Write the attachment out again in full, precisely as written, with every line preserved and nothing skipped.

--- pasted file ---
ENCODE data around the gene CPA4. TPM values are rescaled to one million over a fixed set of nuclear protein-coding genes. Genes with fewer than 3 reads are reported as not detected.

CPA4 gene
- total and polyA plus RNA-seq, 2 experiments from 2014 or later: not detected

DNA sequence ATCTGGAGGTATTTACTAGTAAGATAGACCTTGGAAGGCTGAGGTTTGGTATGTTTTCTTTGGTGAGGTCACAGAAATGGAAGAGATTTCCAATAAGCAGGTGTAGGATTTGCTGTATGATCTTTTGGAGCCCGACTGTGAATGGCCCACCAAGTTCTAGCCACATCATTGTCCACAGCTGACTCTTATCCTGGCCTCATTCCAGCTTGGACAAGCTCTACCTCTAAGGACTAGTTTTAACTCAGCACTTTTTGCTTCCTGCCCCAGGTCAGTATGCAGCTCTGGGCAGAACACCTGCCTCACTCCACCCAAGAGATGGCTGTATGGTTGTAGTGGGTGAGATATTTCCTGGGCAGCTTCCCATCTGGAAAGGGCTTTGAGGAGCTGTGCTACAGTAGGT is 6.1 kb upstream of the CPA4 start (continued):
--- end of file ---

ENCODE data around the gene CPA4. TPM values are rescaled to one million over a fixed set of nuclear protein-coding genes. Genes with fewer than 3 reads are reported as not detected.

CPA4 gene
- total and polyA plus RNA-seq, 2 experiments from 2014 or later: not detected

DNA sequence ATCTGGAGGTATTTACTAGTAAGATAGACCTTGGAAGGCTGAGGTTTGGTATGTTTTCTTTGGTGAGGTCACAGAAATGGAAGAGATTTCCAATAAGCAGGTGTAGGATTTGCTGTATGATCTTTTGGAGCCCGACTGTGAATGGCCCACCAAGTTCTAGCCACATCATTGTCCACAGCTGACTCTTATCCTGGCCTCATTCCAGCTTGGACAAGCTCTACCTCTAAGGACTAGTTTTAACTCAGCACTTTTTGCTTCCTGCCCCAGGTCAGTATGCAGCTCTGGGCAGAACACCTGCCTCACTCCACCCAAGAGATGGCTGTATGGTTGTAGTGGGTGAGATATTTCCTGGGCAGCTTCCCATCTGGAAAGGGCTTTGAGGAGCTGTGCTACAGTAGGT is 6.1 kb upstream of the CPA4 start (continued):